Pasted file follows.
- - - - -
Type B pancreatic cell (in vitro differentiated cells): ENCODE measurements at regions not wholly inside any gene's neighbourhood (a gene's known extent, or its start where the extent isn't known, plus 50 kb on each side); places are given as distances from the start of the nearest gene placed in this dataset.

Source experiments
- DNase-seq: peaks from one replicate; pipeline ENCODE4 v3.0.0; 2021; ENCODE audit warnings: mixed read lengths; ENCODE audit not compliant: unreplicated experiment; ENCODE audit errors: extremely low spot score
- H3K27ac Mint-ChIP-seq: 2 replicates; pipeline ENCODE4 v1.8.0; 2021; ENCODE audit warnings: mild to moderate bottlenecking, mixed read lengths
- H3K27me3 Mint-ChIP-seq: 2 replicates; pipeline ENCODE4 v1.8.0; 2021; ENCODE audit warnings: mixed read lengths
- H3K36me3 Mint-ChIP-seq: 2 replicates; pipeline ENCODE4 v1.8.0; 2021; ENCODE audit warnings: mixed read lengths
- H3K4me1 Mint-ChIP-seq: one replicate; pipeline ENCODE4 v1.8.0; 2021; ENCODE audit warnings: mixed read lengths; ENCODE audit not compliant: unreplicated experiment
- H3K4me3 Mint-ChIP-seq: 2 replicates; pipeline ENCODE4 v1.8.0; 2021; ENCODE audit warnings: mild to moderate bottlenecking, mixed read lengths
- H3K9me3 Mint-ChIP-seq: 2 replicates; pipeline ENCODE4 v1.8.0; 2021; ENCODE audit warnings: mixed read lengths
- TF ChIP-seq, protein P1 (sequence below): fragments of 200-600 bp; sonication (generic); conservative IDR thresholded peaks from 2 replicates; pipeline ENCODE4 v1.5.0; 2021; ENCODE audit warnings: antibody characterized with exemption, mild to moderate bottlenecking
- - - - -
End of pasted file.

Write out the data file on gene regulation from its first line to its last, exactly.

Type B pancreatic cell (in vitro differentiated cells): ENCODE measurements at regions not wholly inside any gene's neighbourhood (a gene's known extent, or its start where the extent isn't known, plus 50 kb on each side); places are given as distances from the start of the nearest gene placed in this dataset.

Source experiments
- DNase-seq: peaks from one replicate; pipeline ENCODE4 v3.0.0; 2021; ENCODE audit warnings: mixed read lengths; ENCODE audit not compliant: unreplicated experiment; ENCODE audit errors: extremely low spot score
- H3K27ac Mint-ChIP-seq: 2 replicates; pipeline ENCODE4 v1.8.0; 2021; ENCODE audit warnings: mild to moderate bottlenecking, mixed read lengths
- H3K27me3 Mint-ChIP-seq: 2 replicates; pipeline ENCODE4 v1.8.0; 2021; ENCODE audit warnings: mixed read lengths
- H3K36me3 Mint-ChIP-seq: 2 replicates; pipeline ENCODE4 v1.8.0; 2021; ENCODE audit warnings: mixed read lengths
- H3K4me1 Mint-ChIP-seq: one replicate; pipeline ENCODE4 v1.8.0; 2021; ENCODE audit warnings: mixed read lengths; ENCODE audit not compliant: unreplicated experiment
- H3K4me3 Mint-ChIP-seq: 2 replicates; pipeline ENCODE4 v1.8.0; 2021; ENCODE audit warnings: mild to moderate bottlenecking, mixed read lengths
- H3K9me3 Mint-ChIP-seq: 2 replicates; pipeline ENCODE4 v1.8.0; 2021; ENCODE audit warnings: mixed read lengths
- TF ChIP-seq, protein P1 (sequence below): fragments of 200-600 bp; sonication (generic); conservative IDR thresholded peaks from 2 replicates; pipeline ENCODE4 v1.5.0; 2021; ENCODE audit warnings: antibody characterized with exemption, mild to moderate bottlenecking